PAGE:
Hutton grew up under the influence of the culture of intellectualism that had blossomed in his native Scotland. Not just a mere gentleman farmer, he had a philosophical outlook, a passion for natural science and scientific inquiry, and a keen sense of observation. Overseeing his farm, he had the opportunity to observe the interplay between the land and the forces of wind and water. He studied the processes of erosion and deposition as well as contemplating the causes of uplift. Over the course of fourteen years, he pieced together his observations into an outline of a theory. He began seeing these processes as cyclical. The Earth, he imagined, had gone through periods of deposition then uplift then erosion repeated again and again. Natural scientists, they called themselves "natural philosophers", had already come to agree that the bedrock of the Earth was long, parallel layers reposing at different angles. These rocks were made of sediments that had been deposited in water and compressed to form stone. Hutton believed, from his observations, that these processes occurred slowly over long periods of time. He imagined that these rocks were made from “materials furnished from the ruins of former continents.” For awhile, Hutton shared his speculations with only a small circle of friends. He needed evidence to support his theory. Then he visited Siccar Point and knew this was the evidence he needed to confirm his theory.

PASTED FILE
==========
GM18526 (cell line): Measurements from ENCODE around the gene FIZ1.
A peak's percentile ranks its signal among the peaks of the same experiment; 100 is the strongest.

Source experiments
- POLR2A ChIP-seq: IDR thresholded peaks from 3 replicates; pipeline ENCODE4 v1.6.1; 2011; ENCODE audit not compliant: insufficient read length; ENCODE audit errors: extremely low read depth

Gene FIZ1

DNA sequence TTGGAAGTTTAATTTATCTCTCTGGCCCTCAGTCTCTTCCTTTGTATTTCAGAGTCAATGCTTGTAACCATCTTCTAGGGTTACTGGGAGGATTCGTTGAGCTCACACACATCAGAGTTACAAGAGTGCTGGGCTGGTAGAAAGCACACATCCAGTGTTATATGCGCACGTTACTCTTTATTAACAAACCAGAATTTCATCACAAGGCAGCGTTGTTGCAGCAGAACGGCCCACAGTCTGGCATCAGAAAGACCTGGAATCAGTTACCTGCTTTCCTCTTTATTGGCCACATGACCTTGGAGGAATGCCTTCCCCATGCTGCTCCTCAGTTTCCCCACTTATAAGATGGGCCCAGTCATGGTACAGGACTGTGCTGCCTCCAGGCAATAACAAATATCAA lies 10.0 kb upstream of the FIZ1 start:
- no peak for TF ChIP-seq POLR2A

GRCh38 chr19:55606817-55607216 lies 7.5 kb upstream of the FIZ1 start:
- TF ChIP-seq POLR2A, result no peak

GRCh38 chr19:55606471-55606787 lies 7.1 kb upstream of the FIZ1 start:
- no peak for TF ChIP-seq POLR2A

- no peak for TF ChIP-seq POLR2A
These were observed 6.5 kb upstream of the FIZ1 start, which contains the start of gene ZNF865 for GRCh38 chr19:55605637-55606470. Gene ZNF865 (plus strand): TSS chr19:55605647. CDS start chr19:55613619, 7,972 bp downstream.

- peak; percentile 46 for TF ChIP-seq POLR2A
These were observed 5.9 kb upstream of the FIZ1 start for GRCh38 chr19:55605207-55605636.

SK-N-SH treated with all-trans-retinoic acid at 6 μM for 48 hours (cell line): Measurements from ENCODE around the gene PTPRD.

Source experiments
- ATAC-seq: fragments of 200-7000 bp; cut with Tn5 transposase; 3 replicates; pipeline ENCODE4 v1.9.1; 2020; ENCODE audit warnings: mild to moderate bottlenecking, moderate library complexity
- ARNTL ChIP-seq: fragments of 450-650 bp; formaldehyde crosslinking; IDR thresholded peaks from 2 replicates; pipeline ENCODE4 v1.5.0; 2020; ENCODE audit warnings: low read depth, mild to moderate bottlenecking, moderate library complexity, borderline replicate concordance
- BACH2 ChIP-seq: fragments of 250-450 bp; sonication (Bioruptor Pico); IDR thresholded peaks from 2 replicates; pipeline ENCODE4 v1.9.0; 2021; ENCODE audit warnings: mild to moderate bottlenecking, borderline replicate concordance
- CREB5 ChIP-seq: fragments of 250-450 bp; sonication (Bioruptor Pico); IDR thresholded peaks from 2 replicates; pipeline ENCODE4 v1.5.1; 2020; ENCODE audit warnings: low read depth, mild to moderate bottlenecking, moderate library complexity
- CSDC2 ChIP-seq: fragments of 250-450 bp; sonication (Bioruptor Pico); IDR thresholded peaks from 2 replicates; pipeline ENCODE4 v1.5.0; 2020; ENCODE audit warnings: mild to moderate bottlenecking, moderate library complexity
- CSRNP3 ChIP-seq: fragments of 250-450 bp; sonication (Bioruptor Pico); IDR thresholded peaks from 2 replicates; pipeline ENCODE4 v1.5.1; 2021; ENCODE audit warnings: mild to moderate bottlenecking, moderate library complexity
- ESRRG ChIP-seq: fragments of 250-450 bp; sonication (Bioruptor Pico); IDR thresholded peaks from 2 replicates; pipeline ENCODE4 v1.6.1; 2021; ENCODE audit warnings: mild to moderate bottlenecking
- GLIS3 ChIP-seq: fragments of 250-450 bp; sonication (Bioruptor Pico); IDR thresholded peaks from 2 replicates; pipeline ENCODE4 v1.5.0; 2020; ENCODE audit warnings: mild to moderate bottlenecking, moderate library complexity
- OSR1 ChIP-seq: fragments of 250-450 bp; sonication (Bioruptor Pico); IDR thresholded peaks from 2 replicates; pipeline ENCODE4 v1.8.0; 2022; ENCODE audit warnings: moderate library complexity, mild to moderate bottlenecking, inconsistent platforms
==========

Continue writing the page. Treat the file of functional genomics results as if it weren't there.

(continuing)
Hutton traveled to Siccar Point in 1788 along with two companions, Dr. James Hall and John Playfair. This exposed outcrop, Hutton realized, provided clear evidence of the processes he had studied and theorized about. He described the sharp juncture between the vertical greywacke and the horizontal sandstone. He deduced that a considerable amount of time had been required for the greywacke to be tilted upward and then eroded before the sandstone could be deposited over it. Without realizing it, Hutton had come up with the notion of deep time. The idea that the Earth was immensely old. In Hutton's time, the age of the Earth was unknown. The most accepted number was calculated by the Archbishop of Ireland, James Ussher. He determined, through a study of the Bible, that the Earth was 6,000 years old. This put the date of creation at 4004 B.C. - October 22. This became the accepted age by the Church. Today, through radioactive dating, we can estimate that the Earth is at least 4.5 billion years old.